The death of a loved one is a tragic and devastating event for the entire family, and it is even worse if that death could have been prevented but for the negligent actions of another party.
In Florida, the deceased person’s family members may choose to recover damages for the pain, suffering, and financial burdens associated with their loved one’s death if that death could have been prevented. Typically, there are two types of claims that can be filed after the loss of a loved one – wrongful death and survival actions.
Although wrongful death and survival actions are similar and are sometimes confused, there are several key differences. The appropriate claim depends on the circumstances of the death and the types of damages being sought.
Below, we cover the basics of wrongful death and survival action claims in Florida, and the differences between the two.
Florida Wrongful Death Claims
According to Florida Statutes section 768.19, when the decedent’s death is caused by the wrongful act, negligence, default, or breach of contract by another party, the decedent’s estate can bring a civil lawsuit in Florida’s courts, seeking a legal remedy for the death and resulting losses suffered by family members.
Who Can File Wrongful Death Claims
A wrongful death claim can be filed by a personal representative of the decedent’s estate on behalf of all surviving family members. The personal representative may be named in the decedent’s will or appointed by the courts. In a wrongful death claim, all survivors who have an interest in the case are listed.
Family members who can recover damages in a wrongful death case include:
- The decedent’s spouse, children, and parents
- Any blood relative or adoptive sibling who was dependent on the decedent for financial support.
Damages Sought in Wrongful Death Claims
Under Florida law, surviving family members can recover compensation for damages to the family that result from the decedent’s death.
Damages for wrongful death claims include:
- Lost income that the decedent would have provided to financially dependent family members.
- Loss of companionship, guidance, and protection from the decedent.
- Mental and emotional damages stemming from the loss of a child.
- Medical or funeral expenses surviving family members have incurred.
When awarding damages in a wrongful death claim, the jury will consider elements such as the relationship of the decedent with the survivors, the value of the decedent’s probable income until retirement age, and the value of other services the decedent would have provided to survivors.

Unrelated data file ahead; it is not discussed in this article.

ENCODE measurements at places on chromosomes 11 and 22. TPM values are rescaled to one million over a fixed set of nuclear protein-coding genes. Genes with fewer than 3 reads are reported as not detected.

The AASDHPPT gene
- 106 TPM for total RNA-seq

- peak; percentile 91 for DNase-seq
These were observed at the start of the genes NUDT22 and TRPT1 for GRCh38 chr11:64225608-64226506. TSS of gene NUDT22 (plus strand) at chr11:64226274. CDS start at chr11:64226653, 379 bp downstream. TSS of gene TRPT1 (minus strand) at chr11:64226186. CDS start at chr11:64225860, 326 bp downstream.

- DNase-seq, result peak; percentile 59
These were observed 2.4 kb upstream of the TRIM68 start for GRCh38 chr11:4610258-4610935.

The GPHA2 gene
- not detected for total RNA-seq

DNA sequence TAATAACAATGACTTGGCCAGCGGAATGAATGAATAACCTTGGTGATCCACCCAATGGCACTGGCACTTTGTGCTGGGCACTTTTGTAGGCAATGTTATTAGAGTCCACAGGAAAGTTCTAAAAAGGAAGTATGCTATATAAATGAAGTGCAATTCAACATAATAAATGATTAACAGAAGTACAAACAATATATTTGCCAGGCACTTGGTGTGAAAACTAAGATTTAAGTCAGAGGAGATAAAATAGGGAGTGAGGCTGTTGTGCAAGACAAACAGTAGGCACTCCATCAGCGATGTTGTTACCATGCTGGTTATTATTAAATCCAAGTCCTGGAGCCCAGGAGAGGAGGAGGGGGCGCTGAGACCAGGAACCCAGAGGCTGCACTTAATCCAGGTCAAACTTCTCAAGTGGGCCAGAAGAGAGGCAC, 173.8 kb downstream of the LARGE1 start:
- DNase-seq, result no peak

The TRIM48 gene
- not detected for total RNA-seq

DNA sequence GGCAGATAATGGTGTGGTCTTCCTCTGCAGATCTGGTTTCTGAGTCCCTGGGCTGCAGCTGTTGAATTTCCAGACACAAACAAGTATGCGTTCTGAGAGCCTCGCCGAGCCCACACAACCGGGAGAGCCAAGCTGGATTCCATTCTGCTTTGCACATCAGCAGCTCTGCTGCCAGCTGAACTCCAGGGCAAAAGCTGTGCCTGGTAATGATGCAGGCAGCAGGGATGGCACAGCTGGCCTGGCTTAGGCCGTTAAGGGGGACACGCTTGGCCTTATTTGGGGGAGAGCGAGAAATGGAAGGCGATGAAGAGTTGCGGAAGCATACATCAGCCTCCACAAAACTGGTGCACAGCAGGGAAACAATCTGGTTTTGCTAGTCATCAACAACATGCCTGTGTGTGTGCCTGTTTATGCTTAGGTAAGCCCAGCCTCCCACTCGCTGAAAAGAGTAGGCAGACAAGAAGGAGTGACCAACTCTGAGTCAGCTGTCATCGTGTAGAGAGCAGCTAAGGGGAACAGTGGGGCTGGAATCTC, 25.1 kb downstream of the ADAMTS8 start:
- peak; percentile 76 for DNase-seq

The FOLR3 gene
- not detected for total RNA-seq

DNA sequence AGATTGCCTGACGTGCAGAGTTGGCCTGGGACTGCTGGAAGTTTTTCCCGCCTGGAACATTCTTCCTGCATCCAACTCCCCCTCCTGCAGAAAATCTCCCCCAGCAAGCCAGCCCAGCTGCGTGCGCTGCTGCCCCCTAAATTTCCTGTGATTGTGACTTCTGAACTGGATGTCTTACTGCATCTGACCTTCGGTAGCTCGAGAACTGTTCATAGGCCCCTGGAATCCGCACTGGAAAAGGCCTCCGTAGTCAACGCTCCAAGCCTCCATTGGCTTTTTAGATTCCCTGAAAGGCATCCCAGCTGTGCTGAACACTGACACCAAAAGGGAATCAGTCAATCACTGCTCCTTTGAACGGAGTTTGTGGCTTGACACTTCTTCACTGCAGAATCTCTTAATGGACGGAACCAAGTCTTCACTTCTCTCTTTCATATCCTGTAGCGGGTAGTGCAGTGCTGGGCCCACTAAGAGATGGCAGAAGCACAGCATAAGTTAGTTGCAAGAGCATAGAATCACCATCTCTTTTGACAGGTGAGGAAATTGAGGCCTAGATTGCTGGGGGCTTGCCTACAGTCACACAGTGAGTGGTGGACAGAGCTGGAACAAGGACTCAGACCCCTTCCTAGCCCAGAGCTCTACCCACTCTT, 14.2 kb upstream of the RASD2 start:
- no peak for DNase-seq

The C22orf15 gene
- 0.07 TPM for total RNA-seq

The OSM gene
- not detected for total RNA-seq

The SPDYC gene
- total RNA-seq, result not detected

Florida Survival Action Claims
In some cases, it may be appropriate for the family to file a survival action claim after the death of an injured party. A survival action claim is essentially a continuation of an already existing legal claim that was already being sought prior to the decedent’s death.
A survival action claim seeks to recover damages for the pain and suffering the decedent suffered from his or her injuries prior to death, but it is payable to the decedent’s estate.
Who Can File Survival Action Claims
Similar to a wrongful death claim, a survival action claim may be filed by a personal representative of the decedent’s estate.
However, compensation from a survival action claim does not go to specific family members. Rather, it is instead payable to the decedent’s estate, since it is meant as compensation for damages incurred by the decedent, rather than by family members.
Damages Sought in Survival Action Claims
In a survival action claim, the estate can recover damages that the decedent would have recovered for injuries resulting from an accident had he or she lived.
Damages sought in survival action claims may include:
- Costs of medical care for injuries resulting from the accident.
- Lost wages incurred from the time of injury to the time of the decedent’s death.
- Lost earning capacity, if the decedent was required to take a lower-paying job because of his/her injuries.
- Pain and suffering by the decedent prior to his/her death.
When awarding damages in a survival action claim, the jury will consider factors such as the severity of pain suffered by the decedent, the duration of suffering, and the apprehension of approaching death.
Essentially, the primary difference between wrongful death and survival action claims is that damages are incurred by surviving family members in a wrongful death claim, while in a survival action claim, damages are incurred by the decedent prior to death.
This means that in a wrongful death claim, surviving family members seek compensation for damages they suffered due to the loss of their loved one, while in a survival action claim, the decedent’s estate seeks damages that would be owed to the decedent had he/she not died prior to being awarded damages.
Typically, in Florida, surviving family members may only file one type of claim. A personal injury attorney can help guide which claim is most appropriate under the circumstances surrounding the injury and death.
About the Author:
John K. Lawlor, a South Florida personal injury attorney who focuses his practice on complex personal injury, wrongful death, and professional malpractice, founded the law firm of Lawlor, White & Murphey in 1998. Since 1995, Mr. Lawlor’s trial advocacy and litigation skills, as well as his wide-ranging legal expertise, have provided plaintiffs and their families with a distinct advantage when seeking financial compensation and justice for injuries caused by the negligence of others. Mr. Lawlor is an EAGLE member of the Florida Bar Association and an active member of the American Association for Justice, the Broward County Justice Association, the American Civil Liberties Union (ACLU), and several professional associations.